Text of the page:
Going it alone


Have you ever missed out on doing something because you didn’t want to go alone?

I have.  When I was younger this fear stopped me doing so many things, even getting into boxing earlier in life – simply because I had no one one to go with

That annoying voice in my head would tell me unhelpful stories like ‘everyone else will prob know each other’ and ‘I’ll be the only one who doesn’t know what I’m doing’.

Doing things on my own has always scared me. Being an introvert, walking into a room where everyone else is chatting to each other fills me with dread. What if no one talks to me and I’m stand in the corner on my own like a lemon?

That’s why I make that extra effort for people to feel safe and comfortable when they come to 12 Rounds. Fun and connection are 2 of our values and helping people feel safe is my speciality.

I love making sure I organise people in pairs when they come to my classes. Not only does it avoid anyone feeling like a spare part, it encourages people to get to know each other and have a bit of a laugh while their working out on the pads.

When I was learning boxing, one of my biggest fears was not having a partner (one gym I went to if you didn’t have a partner everyone would just start working and you would be left standing there and have to approach two friends and ask if you could join them – it was horrible!)

Fears can control you and leave you missing out on all kinds of opportunities.  But only if you let them.  Like in boxing, sometimes you have to to just step forward into the shot with your guard up.  Sounds counter intuitive but it takes the power right out of the shot.

Same with fears. The min you face them they lose their power over you.

If fear of going it alone holds you back, here are 3 tips to help you step out of your comfort zone

1. Take action 
Whatever it is that you want to accomplish. Book yourself in for an initial session. Preferably something that’s paid for. That means you’ve made a commitment and an investment in yourself – AND there’s a cost to not attending so you’re less likely to duck out of it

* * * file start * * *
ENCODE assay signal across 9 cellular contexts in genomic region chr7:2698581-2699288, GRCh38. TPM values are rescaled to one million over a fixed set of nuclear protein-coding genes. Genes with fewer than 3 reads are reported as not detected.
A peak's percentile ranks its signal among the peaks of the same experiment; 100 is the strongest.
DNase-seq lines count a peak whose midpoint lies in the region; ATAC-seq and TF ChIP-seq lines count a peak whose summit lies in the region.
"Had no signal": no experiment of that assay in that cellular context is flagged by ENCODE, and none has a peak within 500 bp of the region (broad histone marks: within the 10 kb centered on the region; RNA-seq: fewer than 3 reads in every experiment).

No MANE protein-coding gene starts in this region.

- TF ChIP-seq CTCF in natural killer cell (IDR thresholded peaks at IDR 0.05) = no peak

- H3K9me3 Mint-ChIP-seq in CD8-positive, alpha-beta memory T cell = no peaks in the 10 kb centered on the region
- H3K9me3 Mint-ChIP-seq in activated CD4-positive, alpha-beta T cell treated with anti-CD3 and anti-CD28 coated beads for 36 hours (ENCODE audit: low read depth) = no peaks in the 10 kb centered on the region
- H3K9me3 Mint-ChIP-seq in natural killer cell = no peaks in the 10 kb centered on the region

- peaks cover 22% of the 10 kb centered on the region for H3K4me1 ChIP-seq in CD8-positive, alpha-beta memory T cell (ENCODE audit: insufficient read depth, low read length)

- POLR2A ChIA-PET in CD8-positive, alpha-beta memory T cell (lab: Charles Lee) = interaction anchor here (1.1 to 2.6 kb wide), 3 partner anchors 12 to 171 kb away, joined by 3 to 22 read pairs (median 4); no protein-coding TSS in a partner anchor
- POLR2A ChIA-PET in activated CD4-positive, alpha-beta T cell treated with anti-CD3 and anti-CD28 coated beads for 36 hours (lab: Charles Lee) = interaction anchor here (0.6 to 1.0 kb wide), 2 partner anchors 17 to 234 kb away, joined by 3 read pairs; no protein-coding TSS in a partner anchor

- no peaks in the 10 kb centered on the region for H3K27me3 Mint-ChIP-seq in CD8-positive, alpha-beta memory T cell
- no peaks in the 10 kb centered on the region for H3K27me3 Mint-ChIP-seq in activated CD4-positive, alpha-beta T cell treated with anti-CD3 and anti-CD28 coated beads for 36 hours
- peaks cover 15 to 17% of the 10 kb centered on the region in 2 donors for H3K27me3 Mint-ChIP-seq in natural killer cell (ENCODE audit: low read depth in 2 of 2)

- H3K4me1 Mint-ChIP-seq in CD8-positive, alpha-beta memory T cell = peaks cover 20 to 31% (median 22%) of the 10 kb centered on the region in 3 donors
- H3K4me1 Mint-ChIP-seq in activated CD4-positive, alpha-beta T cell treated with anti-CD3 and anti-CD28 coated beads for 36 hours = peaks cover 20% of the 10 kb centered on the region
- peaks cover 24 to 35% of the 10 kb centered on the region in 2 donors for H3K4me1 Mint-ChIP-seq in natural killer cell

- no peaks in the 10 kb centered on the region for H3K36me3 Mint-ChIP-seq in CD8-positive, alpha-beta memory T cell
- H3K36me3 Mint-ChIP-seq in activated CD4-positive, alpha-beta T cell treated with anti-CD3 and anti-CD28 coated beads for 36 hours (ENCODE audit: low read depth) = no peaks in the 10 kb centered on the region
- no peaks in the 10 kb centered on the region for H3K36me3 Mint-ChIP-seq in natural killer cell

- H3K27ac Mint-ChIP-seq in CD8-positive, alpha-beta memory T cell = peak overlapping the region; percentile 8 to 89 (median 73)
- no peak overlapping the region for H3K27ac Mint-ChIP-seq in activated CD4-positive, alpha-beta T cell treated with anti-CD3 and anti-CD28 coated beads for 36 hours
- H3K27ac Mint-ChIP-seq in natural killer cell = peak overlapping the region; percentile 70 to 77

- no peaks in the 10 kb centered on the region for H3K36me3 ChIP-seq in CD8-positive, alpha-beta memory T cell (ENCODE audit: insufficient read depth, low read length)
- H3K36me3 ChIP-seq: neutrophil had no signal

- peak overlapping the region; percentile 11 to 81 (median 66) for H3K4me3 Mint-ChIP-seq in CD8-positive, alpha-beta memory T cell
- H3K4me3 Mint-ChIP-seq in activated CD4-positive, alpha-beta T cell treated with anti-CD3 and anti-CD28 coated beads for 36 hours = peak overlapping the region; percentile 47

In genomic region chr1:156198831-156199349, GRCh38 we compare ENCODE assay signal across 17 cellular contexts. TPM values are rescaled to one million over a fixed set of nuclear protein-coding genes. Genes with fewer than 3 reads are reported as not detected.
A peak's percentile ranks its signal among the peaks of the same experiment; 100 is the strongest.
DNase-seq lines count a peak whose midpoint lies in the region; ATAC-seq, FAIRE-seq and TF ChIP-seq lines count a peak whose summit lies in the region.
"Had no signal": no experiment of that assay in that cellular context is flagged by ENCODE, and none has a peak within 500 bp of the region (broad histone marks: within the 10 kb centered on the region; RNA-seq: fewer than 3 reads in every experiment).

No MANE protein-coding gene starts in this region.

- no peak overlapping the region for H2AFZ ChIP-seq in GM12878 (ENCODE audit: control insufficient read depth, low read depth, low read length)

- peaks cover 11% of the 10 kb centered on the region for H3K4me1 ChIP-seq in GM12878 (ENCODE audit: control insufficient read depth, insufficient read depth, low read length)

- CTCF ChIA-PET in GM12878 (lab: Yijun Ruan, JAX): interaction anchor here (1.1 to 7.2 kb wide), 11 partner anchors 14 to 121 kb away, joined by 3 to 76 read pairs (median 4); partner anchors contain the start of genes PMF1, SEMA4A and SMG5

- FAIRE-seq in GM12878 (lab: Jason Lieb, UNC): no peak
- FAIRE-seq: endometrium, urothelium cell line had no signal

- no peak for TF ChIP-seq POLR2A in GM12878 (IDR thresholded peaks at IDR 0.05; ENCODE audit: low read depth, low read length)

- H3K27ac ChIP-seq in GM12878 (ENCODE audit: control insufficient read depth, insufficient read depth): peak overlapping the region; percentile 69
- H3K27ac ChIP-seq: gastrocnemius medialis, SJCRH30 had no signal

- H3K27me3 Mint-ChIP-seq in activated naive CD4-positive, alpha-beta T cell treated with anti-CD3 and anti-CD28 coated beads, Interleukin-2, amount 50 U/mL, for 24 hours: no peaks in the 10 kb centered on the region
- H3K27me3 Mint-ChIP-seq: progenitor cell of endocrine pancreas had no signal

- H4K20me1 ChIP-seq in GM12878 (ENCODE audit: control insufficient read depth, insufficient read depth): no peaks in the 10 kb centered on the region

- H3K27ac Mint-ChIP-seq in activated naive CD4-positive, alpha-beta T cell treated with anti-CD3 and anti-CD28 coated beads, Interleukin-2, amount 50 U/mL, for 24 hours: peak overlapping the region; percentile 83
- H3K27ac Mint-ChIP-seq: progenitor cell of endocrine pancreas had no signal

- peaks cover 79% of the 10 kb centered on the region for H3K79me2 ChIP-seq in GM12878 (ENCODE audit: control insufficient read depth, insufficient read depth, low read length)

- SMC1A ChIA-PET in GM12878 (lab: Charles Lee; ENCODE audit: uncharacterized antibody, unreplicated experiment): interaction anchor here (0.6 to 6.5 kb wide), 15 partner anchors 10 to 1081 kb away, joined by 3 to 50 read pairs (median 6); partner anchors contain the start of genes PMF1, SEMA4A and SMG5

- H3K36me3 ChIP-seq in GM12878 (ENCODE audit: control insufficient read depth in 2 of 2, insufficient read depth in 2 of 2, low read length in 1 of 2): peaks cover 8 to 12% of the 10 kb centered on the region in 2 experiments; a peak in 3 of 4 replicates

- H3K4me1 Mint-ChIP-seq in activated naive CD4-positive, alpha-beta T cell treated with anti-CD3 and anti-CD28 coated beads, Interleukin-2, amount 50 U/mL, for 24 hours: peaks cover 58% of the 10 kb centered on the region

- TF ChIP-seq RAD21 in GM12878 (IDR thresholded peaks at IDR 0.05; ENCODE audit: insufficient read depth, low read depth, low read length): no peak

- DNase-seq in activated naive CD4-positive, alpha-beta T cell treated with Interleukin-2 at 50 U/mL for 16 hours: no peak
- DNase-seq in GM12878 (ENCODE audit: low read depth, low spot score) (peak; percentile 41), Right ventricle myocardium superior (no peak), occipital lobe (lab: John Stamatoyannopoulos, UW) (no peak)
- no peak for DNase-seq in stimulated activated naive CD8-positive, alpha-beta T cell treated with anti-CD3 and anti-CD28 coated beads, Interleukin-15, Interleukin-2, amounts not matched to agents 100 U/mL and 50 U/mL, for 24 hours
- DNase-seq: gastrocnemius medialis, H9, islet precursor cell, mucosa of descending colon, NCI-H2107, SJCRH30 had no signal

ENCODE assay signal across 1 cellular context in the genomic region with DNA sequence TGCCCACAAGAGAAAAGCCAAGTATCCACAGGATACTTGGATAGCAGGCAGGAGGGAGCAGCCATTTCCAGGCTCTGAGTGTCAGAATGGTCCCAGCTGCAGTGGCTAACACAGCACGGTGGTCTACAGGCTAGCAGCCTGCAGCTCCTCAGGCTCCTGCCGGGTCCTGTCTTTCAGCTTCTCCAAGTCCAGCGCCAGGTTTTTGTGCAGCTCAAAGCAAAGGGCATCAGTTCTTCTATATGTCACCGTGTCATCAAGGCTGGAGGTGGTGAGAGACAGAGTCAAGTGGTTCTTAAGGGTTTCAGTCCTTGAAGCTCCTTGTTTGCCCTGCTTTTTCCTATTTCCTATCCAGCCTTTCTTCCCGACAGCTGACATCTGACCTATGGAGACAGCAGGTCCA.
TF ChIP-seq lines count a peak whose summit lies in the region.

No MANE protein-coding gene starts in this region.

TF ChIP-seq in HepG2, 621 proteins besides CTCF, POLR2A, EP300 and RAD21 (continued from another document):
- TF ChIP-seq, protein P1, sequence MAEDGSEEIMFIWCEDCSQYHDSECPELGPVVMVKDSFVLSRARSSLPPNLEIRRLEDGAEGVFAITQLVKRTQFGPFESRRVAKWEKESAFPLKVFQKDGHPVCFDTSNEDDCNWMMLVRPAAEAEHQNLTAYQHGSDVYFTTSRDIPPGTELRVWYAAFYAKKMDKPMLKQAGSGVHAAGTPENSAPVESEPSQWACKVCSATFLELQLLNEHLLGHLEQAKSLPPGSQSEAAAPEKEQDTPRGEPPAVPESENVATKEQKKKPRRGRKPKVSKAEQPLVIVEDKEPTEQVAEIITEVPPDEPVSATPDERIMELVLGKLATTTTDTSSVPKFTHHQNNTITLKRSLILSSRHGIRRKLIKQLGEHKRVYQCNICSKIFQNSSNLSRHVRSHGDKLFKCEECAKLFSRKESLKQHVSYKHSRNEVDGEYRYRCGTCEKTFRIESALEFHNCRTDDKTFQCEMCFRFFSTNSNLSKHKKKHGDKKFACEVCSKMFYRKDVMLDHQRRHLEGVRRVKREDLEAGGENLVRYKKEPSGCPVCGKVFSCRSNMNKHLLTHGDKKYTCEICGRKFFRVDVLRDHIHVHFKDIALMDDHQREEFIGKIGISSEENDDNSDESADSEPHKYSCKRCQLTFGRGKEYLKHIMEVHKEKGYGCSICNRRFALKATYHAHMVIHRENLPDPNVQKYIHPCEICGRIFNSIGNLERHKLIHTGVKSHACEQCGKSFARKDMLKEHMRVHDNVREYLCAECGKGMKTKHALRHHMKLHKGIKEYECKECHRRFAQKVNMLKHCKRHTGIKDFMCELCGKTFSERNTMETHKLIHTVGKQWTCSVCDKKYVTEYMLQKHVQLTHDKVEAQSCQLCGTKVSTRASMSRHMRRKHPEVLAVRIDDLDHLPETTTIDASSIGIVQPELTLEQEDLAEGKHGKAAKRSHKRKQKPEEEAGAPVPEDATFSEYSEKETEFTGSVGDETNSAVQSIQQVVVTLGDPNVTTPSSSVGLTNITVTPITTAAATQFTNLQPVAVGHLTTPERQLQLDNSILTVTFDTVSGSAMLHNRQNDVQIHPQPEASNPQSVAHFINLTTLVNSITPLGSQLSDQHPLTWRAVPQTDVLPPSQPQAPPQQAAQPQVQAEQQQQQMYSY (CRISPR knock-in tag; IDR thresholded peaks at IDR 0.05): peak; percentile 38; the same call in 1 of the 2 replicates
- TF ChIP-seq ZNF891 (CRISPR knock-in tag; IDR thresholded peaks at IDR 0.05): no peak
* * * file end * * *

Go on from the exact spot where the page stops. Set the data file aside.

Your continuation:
2. Be organised
Leave in plenty of time to find the venue, get a coffee on the way and arrive in a relaxed state
If I’m unsure of something I know I have tendency to procrastinate and miss trains – then I can lie to myself and say it wasn’t my fault and have an excuse for why I didn’t go. Don’t let yourself off that easily!

3.  Engage                                                                                                                                                                                  Don’t go in half heartedly.  Challenge yourself to engage in the process. Ask questions. Get a seat at the front of the room. Introduce yourself to people. Remember everyone else is in the same boat and likely feeling the same nerves.

Stepping into a boxing ring and competing takes a lot of courage. It also takes courage to overcome that first hurdle and step into the gym in the first place.  Don’t live to regret what you didn’t do, step into the fear and who knows where it could lead?


Why less is sometimes more when it comes to reaching your training goals

It’s no secret that one of my pet hates is over training. It’s something that’s close to my heart because it’s something that used to affect me a great deal.

I was that person

I was that person that did high intensity exercise 5-6 days a week. My weekly training routine consisted of 2-3 intense boxing sessions, crossfit, heavy lifting and sprints

I desperately wanted to drop body fat so I thought the only way to do this was to keep pushing my body

I didn’t get results this way

All it led to was frustration and tears. Why was it that I was working so hard but still not losing weight?

What did come out of it was I went on to explore the whole mindset side of things and the understand the nervous system

Now it’s very clear to me why over training doesn’t work and how it’s actually quite dangerous

If you are confused too here’s the science bit:

  • Exercise is not what makes you loses weight
  • Exercise is a stimulus that the body then adapts and responds to – during the recovery phase
  • Meaning recovery is just as important as the exercise it’self

The nervous system: Recovery happens in our parasympathetic nervous system. If we keep training for hours on end we keep our body sympathetic. It then becomes very very difficult to access the parasympathetic system. Without allowing ourselves to become parasympathetic our bodies can’t mobilise fat, build muscle and do all the things we need them to do to keep ourselves strong and healthy

The other thing is when we train for over an hour at a time, partially cardio, we start to break down muscle tissue. WE WANT TO RETAIN AS MUCH MUSCLE TISSUE AS POSSIBLE AS THIS KEEPS OUR METABOLISM HIGH

I get it that training can be addictive. All this stress hormones running through our veins feels good, it gives us energy and a dopamine high

But like any addiction the high are short lived and you have to keep doing more and more to get the same effects

Continuing like this means you literally fry your nervous system and could end up with chronic fatigue at a later date

So less really is more

My advice:  – keep your training sessions to one hour
(unless you are training for a competition or specific goal, and then you should take professional advice about supplements and rest in between sessions)
– Ensure you have a mix between cardio, resistance training and stretching throughout the week
– Make sure you are fuelling your body correctly for the amount of training you do

As Jim Rohn once said ‘Take care of your body, it’s the only place you have to live’